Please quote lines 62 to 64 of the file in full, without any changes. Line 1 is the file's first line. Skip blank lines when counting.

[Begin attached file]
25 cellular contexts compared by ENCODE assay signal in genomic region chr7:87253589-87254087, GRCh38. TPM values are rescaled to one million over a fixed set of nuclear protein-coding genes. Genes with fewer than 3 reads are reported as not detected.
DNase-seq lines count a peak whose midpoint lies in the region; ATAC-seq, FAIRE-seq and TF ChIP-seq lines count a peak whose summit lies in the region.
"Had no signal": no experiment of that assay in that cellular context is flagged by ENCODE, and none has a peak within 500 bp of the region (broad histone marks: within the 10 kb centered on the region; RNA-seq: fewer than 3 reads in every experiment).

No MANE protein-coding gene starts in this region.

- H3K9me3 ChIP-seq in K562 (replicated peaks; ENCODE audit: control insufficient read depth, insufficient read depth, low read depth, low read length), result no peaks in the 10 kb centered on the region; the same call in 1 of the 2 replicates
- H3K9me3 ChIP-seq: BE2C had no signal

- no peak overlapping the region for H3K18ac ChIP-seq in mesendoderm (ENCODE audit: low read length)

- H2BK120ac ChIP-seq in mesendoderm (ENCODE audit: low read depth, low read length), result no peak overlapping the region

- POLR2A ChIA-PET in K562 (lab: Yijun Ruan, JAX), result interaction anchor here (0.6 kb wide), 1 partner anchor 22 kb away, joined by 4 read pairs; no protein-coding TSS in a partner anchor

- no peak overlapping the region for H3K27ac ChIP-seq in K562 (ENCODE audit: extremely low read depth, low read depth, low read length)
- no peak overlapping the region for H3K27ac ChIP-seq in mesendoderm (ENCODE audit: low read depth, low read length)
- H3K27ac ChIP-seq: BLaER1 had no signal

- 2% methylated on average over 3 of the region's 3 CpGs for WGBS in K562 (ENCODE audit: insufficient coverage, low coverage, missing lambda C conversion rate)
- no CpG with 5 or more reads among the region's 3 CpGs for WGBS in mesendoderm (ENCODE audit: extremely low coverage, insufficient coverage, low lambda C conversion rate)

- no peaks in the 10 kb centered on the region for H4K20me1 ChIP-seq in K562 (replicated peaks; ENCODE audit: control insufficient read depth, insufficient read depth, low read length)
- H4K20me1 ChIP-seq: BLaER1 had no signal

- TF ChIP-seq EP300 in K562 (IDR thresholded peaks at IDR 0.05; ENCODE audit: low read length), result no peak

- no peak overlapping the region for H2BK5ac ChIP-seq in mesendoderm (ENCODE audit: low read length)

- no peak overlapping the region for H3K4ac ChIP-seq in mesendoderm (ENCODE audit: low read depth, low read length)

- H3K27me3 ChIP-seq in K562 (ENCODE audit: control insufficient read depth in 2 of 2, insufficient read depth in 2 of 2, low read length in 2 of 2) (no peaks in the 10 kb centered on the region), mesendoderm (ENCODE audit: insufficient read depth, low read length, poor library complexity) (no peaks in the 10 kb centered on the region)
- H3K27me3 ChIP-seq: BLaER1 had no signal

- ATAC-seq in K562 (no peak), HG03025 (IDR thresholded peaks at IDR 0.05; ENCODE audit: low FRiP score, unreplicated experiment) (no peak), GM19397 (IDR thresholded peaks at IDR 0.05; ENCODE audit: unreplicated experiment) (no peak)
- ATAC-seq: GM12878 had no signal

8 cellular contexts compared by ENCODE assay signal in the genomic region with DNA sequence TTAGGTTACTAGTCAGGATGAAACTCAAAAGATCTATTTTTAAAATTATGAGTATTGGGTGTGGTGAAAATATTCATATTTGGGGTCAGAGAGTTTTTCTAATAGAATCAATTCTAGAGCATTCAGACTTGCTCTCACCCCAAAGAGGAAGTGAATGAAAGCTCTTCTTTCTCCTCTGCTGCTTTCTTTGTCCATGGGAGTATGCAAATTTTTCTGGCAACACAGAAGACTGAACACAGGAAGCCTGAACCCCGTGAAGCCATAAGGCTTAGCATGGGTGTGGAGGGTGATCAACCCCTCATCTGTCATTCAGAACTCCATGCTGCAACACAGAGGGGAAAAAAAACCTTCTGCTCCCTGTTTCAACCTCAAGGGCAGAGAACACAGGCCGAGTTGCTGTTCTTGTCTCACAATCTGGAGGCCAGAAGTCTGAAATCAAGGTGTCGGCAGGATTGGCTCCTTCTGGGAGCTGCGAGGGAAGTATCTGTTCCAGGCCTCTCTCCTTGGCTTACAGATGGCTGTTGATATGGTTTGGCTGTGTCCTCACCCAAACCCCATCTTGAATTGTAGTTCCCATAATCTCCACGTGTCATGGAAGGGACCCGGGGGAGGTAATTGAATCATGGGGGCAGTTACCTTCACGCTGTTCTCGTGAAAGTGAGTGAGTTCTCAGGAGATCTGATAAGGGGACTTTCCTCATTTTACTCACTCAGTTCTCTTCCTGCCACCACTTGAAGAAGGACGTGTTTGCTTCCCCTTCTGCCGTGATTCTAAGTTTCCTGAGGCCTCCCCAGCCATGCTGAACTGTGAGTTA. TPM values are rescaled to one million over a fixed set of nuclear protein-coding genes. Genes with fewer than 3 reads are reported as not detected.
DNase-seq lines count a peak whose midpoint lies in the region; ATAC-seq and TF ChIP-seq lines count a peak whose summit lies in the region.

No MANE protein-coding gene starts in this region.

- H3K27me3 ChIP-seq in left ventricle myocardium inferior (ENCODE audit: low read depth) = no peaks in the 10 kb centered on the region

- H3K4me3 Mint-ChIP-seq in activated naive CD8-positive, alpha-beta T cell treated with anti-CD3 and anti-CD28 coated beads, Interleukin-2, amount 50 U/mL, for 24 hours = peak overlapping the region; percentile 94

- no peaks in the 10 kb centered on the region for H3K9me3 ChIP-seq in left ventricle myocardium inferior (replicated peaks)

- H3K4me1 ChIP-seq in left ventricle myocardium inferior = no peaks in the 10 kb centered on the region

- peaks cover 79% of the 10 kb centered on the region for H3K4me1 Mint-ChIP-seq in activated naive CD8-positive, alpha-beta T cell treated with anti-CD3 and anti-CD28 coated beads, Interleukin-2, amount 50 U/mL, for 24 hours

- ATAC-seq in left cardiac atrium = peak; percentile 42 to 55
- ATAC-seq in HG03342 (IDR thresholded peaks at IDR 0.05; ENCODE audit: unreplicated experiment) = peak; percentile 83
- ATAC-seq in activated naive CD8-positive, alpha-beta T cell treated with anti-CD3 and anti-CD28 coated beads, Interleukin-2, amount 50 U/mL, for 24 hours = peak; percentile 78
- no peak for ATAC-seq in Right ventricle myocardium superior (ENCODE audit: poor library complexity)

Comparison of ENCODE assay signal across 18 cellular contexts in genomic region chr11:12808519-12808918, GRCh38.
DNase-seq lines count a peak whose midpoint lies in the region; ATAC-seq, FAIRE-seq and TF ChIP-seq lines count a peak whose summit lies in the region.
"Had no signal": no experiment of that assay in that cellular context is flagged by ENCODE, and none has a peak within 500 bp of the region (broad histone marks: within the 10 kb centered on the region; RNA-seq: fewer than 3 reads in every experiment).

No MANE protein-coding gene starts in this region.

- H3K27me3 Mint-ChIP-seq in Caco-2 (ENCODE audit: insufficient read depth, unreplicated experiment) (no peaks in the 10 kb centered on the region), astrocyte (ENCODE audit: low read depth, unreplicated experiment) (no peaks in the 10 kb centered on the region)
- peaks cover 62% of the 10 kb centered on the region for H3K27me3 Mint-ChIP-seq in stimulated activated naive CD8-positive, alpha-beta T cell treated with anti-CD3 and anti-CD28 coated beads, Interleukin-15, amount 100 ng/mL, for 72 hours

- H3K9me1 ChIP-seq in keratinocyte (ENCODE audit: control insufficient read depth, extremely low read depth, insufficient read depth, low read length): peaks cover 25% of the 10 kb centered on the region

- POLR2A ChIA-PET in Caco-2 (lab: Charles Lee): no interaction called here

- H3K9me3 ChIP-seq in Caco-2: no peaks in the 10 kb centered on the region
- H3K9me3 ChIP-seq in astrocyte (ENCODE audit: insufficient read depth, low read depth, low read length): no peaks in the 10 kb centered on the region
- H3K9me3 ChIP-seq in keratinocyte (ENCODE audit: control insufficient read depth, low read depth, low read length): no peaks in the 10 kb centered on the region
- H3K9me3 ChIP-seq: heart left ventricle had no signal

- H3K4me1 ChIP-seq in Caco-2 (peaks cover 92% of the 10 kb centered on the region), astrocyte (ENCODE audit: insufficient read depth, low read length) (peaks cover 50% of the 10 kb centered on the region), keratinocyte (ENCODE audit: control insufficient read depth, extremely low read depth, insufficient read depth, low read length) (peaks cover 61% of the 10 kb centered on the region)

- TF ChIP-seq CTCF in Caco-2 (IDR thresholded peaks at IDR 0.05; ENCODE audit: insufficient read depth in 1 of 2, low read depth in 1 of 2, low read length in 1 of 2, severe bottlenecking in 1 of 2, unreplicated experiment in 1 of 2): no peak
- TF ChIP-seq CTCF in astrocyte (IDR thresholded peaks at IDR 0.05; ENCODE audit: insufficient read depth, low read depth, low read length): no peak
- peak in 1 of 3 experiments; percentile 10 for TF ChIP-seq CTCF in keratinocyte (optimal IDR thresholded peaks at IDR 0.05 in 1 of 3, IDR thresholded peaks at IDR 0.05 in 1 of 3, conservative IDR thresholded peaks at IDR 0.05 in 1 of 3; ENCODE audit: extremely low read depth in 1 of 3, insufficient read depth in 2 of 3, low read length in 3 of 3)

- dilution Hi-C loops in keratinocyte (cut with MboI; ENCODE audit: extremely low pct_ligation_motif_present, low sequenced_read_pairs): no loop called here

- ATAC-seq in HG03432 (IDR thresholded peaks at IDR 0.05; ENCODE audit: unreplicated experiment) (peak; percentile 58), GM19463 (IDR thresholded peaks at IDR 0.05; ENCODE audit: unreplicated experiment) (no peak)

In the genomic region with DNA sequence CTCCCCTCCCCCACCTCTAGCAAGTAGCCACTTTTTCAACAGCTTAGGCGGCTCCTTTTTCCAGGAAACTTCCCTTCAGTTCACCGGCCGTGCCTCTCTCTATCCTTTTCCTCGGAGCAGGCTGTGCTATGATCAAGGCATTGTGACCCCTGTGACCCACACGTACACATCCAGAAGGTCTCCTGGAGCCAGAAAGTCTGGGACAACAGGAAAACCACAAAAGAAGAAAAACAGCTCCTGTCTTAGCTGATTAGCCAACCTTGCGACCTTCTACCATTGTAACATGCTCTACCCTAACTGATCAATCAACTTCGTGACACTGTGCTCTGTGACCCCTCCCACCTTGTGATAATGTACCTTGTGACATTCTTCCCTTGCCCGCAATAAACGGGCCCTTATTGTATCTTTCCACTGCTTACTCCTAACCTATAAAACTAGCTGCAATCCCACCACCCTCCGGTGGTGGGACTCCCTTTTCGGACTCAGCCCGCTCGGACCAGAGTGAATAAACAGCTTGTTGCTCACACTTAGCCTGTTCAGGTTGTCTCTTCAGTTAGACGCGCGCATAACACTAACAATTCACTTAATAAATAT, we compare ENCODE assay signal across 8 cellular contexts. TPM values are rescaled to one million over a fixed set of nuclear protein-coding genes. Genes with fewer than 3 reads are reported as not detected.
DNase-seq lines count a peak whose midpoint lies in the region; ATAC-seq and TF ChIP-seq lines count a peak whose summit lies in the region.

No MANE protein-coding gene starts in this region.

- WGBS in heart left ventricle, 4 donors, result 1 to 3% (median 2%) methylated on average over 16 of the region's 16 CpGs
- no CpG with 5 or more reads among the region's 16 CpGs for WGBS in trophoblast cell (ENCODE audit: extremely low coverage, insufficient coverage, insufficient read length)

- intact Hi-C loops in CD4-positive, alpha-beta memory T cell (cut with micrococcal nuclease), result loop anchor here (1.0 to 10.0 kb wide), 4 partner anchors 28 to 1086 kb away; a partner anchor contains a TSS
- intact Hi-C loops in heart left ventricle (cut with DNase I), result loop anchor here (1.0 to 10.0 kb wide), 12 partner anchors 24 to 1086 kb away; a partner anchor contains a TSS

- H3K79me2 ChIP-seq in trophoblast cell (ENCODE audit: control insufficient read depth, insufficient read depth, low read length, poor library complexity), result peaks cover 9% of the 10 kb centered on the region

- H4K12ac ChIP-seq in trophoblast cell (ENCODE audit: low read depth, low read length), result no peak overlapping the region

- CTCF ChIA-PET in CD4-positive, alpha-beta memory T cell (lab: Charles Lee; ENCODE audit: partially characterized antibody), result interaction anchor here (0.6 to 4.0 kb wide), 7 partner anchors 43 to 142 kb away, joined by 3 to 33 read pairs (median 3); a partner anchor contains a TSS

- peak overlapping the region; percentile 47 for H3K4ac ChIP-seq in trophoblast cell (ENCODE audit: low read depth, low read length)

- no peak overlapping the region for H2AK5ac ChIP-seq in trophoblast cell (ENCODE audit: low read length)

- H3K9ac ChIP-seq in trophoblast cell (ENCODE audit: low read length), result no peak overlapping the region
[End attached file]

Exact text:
- H4K12ac ChIP-seq in trophoblast cell (ENCODE audit: low read depth, low read length), result no peak overlapping the region

- CTCF ChIA-PET in CD4-positive, alpha-beta memory T cell (lab: Charles Lee; ENCODE audit: partially characterized antibody), result interaction anchor here (0.6 to 4.0 kb wide), 7 partner anchors 43 to 142 kb away, joined by 3 to 33 read pairs (median 3); a partner anchor contains a TSS

- peak overlapping the region; percentile 47 for H3K4ac ChIP-seq in trophoblast cell (ENCODE audit: low read depth, low read length)